Starbucks and Drip may not be aware, but there’s a new coffee shop in North Texas. It’s called Scottie Joe’s and is the result of a partnership of Highland Park High School and Credit Union of Texas (CUTX).
This student-run coffee shop is an interesting undertaking allowing juniors and seniors to have a hands-on experience of running a business.
While students in the 18+ transition program will literally run the store located in the school on a weekday basis, members of the Moody Advanced Professional Studies (MAPS) Business Design and Leadership program will manage the operation with proceeds benefiting the two programs.
As Highland Park Independent School District Superintendent Dr. Tom Trigg explained, “With the help of CUTX, Scottie Joe’s offers students a unique opportunity to develop business and job readiness skills and gain real-world business experience. It is our privilege to partner with Credit Union of Texas on this endeavor. Their support in the classroom as business mentors to our students will also be very beneficial to the success of the program.”
Scottie Joe’s ribbon cutting on Monday, March 7, meant a new addition to the HPHS 18+ transition program. Already in place are Scots Café, a catering service and Scottie Treats, a dog treat-making service.
According to HPISD Special Programs Director Laurie Gagne, “The location and accessibility of the coffee shop as a job site within the school ensures that all students at all ability levels will have access to meaningful job training. Access to this level of training would not be possible without the partnership and collaboration of CUTX.”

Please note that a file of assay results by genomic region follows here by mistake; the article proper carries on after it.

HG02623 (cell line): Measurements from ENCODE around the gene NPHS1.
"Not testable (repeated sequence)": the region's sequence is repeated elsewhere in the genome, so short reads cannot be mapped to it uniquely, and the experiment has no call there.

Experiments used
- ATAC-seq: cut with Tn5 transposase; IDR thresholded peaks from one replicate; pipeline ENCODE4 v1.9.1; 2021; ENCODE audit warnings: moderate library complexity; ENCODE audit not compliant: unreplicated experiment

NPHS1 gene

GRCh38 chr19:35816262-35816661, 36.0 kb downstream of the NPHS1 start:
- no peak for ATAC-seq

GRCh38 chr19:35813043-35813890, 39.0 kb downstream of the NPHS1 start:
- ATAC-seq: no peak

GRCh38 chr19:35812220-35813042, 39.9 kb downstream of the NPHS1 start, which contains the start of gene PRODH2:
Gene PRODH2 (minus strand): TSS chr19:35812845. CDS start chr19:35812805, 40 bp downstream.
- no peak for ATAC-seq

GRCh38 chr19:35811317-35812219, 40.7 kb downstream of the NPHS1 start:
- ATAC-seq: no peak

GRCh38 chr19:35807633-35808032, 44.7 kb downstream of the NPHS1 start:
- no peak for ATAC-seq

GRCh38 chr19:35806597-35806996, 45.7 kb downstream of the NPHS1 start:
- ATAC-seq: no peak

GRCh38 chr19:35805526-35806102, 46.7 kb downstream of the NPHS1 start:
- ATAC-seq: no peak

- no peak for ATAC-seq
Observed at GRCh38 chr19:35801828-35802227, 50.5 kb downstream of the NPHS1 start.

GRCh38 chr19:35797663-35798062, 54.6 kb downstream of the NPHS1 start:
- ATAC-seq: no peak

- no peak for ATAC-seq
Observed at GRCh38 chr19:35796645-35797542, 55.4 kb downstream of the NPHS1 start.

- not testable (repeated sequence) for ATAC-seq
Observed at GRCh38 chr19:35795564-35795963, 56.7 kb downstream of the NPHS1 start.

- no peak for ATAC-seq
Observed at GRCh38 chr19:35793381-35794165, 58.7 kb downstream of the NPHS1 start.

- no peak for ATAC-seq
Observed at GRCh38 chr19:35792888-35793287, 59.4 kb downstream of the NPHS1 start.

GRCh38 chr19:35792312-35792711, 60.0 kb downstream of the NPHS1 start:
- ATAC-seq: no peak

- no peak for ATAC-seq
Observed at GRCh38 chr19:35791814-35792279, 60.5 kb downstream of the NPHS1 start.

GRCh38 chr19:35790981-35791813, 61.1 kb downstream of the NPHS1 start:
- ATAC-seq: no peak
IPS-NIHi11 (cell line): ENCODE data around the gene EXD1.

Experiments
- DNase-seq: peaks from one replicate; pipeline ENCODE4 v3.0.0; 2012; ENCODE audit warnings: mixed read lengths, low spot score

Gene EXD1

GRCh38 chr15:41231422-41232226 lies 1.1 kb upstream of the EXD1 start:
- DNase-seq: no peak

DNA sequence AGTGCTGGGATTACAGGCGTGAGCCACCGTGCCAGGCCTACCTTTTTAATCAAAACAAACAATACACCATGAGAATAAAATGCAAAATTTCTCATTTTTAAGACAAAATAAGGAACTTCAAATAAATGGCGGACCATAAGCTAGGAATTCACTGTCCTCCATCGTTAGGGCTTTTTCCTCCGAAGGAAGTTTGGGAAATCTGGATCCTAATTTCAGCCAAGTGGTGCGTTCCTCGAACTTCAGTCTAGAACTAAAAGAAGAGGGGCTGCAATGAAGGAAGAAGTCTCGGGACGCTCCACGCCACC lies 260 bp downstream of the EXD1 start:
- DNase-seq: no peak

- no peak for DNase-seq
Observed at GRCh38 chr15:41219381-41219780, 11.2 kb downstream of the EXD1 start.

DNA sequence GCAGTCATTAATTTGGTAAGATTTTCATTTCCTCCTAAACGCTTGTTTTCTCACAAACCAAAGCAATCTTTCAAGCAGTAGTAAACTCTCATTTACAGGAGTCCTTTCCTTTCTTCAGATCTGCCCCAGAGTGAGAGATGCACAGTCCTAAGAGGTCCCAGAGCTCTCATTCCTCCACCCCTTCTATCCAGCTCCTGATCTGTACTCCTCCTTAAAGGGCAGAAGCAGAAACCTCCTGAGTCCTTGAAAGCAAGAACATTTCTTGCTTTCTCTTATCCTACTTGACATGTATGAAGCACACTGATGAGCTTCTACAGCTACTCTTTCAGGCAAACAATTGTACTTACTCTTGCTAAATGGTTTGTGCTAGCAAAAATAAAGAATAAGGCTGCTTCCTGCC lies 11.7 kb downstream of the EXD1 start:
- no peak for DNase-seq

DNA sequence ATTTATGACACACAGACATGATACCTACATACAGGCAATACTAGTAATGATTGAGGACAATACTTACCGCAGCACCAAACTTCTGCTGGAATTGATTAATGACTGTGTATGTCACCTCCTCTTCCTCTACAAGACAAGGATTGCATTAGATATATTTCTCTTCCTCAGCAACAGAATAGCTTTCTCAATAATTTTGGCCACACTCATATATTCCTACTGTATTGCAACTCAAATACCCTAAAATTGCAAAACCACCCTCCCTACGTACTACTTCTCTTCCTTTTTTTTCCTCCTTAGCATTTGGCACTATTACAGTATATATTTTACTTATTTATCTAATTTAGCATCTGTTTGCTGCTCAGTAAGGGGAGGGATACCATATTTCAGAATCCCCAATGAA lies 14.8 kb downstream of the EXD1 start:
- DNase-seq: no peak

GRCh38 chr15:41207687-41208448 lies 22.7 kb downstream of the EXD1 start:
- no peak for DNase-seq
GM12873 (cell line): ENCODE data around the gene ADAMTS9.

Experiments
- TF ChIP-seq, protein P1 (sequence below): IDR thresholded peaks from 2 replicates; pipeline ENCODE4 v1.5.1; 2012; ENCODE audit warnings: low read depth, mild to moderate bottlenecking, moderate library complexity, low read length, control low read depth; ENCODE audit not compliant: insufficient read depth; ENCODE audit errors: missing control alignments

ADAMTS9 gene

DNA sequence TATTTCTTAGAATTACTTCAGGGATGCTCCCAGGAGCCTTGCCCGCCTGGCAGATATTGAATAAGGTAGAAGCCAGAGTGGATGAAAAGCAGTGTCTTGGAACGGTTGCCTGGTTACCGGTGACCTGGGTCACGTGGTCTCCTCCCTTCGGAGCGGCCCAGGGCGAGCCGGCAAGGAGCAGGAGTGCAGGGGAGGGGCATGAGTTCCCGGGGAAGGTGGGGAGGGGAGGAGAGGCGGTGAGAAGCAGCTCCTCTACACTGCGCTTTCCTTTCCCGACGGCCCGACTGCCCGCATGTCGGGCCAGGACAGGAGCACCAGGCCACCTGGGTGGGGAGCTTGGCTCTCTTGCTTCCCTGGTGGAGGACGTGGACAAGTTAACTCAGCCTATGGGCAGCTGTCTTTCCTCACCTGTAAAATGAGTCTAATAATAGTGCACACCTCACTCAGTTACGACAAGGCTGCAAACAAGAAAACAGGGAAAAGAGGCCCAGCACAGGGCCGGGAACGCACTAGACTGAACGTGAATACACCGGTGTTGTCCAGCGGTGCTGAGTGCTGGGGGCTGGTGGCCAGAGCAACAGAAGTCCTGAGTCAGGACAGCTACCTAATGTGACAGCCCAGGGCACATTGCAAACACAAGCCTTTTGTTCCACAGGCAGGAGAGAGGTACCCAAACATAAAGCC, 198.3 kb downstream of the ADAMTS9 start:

For the 54 MAPS students, the course will include tracking inventory, stocking supplies, writing the human resources handbook and marketing Scottie Joe, named after the school’s mascot.
As their reward, the student will earn credits for three blended class — AP Microeconomics, Economic Advanced Studies and Entrepreneurship.
Serving as a mentoring resource will be CUTX that interestingly got its start in 1931, when “a small group of Dallas teachers applied for a credit union charter. In the beginning, CUTX’s assets totaled only $65. Today, CUTX has grown to more than $1.6B in assets, serving more than 147,000 members in all 50 states.”
So, it’s only natural that a project to advance the education of students would be right at home for CUTX.
CUTX CEO Eric Pointer said, “Our partnership with Highland Park High School allows us to provide hands-on job experience through meaningful in-house internships for students in the transition program. These internships strengthen job readiness, skills and create opportunities for collaboration. Highland Park High School’s 18+ transition program closely aligns with our own special needs greeter initiative that we offer in many of our branches. We’re excited to see what we can accomplish together with these two programs.”
When students and staff members return to school Monday from spring break, Scottie Joe’s will be open for business.
* Photo provided by Scottie Joe's